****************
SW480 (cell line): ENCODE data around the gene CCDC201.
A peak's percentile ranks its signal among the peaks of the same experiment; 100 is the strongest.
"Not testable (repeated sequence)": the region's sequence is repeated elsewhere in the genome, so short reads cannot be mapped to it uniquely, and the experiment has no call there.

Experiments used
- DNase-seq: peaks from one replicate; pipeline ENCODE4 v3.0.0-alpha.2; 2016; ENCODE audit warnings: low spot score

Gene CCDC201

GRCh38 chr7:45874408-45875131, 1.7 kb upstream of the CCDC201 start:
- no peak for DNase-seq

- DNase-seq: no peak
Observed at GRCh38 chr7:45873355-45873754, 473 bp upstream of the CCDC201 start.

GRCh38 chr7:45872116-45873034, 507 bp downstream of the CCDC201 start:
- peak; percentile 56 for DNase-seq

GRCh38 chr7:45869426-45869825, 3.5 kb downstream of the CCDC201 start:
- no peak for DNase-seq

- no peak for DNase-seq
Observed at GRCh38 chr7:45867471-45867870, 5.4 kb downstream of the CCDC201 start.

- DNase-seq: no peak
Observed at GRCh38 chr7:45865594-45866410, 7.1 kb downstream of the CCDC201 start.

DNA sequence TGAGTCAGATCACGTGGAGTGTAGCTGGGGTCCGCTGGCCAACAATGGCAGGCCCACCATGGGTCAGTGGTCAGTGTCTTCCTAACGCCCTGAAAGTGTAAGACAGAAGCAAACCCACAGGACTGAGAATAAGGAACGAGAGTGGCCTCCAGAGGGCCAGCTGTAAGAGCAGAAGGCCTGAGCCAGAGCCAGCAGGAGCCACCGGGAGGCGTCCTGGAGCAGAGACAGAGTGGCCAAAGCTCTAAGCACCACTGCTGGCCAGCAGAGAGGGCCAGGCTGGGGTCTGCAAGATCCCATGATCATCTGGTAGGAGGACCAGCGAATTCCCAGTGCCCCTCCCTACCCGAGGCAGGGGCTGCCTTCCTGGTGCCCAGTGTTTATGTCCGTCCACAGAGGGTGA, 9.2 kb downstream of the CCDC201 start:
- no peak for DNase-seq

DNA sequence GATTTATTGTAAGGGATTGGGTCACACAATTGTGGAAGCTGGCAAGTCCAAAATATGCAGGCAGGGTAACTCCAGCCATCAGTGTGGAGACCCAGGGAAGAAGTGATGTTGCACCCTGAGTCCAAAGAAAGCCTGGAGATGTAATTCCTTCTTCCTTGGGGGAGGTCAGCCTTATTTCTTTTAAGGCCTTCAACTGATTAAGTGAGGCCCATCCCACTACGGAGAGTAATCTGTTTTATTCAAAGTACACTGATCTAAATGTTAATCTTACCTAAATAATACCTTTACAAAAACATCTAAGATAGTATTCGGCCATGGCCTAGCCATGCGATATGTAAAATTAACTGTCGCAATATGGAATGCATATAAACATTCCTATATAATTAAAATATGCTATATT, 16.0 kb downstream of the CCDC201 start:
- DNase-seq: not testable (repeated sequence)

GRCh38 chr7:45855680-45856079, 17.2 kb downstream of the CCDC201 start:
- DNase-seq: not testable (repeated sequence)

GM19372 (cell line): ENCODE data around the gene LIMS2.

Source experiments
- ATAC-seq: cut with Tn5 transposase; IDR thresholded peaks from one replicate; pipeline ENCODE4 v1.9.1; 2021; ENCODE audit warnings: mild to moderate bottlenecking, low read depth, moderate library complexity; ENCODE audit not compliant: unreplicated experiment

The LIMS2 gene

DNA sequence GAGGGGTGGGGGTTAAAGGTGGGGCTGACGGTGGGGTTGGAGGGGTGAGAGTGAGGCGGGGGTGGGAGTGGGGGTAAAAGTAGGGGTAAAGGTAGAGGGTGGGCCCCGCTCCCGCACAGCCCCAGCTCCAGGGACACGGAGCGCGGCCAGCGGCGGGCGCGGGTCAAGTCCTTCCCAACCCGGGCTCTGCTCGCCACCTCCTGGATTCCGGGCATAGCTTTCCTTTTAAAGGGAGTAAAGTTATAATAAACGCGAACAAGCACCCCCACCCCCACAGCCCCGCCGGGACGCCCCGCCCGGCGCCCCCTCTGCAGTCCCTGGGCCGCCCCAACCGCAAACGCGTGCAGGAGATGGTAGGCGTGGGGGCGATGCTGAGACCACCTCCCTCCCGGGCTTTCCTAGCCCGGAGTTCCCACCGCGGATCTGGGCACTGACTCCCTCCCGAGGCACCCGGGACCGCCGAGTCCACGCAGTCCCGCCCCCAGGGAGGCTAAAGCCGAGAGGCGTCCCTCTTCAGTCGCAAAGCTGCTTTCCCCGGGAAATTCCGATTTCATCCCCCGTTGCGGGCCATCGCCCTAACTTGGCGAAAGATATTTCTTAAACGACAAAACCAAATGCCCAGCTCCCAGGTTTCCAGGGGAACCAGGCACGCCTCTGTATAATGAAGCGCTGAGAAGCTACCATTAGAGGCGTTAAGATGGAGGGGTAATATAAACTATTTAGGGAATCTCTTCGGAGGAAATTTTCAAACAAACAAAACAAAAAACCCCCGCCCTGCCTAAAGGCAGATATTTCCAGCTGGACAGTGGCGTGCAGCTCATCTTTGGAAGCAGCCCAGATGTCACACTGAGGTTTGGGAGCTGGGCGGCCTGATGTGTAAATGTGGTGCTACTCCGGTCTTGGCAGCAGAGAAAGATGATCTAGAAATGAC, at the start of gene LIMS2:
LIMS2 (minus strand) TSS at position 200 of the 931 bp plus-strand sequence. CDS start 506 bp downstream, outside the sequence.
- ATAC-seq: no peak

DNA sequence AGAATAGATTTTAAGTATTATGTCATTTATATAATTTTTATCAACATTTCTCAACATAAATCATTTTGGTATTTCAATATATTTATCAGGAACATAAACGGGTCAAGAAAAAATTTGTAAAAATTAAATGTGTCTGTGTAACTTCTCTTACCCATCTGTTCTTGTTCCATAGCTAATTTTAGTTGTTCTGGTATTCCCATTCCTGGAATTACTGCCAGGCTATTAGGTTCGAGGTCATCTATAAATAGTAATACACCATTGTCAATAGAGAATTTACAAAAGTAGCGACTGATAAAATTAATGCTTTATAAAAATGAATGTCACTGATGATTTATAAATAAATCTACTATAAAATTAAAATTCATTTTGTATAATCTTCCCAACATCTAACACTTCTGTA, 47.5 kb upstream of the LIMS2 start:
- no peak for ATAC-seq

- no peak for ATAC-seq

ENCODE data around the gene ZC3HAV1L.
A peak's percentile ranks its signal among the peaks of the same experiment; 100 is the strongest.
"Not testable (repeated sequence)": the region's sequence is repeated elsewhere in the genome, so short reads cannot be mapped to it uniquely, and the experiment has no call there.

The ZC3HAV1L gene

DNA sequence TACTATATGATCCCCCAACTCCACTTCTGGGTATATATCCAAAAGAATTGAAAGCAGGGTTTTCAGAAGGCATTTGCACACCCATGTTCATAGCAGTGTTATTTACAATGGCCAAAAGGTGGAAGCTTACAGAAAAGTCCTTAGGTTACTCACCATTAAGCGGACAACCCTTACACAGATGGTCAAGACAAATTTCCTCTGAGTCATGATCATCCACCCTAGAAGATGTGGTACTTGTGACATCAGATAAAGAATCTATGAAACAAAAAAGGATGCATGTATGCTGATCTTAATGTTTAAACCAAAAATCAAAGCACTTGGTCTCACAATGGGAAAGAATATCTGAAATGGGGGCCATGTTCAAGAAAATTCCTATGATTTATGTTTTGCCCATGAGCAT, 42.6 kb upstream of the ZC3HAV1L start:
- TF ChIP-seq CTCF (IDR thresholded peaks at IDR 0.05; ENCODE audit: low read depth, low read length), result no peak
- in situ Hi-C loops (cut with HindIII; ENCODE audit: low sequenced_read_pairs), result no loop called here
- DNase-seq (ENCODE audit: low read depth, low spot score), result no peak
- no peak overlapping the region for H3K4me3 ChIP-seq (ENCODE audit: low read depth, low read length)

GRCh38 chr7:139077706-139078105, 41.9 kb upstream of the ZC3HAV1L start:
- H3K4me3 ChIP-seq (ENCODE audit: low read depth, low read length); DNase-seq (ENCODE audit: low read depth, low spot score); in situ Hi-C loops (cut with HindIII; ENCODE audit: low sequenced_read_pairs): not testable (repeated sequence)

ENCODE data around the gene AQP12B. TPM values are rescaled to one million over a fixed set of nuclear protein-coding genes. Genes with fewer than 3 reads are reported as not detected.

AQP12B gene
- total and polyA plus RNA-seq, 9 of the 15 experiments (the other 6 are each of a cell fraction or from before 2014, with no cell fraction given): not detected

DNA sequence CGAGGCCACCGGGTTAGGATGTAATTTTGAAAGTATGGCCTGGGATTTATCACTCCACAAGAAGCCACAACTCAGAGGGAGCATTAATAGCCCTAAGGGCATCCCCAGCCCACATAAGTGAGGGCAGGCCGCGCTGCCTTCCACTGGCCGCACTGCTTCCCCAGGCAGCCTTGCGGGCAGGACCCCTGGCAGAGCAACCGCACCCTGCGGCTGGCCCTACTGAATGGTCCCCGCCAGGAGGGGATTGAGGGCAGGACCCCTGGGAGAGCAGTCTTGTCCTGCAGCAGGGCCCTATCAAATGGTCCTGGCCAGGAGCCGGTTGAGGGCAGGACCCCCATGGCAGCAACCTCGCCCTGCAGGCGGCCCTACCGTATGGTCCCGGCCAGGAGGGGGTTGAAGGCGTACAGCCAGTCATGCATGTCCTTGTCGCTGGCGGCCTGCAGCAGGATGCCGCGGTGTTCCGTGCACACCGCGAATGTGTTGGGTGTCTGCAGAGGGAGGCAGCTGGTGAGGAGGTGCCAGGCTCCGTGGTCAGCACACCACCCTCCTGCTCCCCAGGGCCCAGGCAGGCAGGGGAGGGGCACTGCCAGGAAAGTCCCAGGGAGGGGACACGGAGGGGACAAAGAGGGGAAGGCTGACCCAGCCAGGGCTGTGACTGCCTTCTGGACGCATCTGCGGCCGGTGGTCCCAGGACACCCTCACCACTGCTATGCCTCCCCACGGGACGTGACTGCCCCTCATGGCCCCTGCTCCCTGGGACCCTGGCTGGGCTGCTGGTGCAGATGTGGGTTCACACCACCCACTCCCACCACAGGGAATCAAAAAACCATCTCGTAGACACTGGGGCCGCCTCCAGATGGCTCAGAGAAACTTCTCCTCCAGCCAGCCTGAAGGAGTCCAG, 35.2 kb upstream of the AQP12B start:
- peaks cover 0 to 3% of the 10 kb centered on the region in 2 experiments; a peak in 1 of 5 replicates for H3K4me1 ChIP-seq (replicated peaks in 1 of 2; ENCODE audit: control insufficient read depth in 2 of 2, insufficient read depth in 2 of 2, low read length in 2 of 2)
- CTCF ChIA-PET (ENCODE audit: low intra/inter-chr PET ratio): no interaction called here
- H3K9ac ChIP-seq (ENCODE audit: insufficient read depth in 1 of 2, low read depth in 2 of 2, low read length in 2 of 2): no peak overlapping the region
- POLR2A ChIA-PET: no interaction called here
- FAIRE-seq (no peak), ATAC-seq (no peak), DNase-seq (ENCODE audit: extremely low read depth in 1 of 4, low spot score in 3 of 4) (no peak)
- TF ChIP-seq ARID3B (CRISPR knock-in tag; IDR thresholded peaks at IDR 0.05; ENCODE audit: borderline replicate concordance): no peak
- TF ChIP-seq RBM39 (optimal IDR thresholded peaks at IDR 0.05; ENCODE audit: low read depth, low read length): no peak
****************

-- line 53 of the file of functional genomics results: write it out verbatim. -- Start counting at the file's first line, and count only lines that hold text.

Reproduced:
- POLR2A ChIA-PET: no interaction called here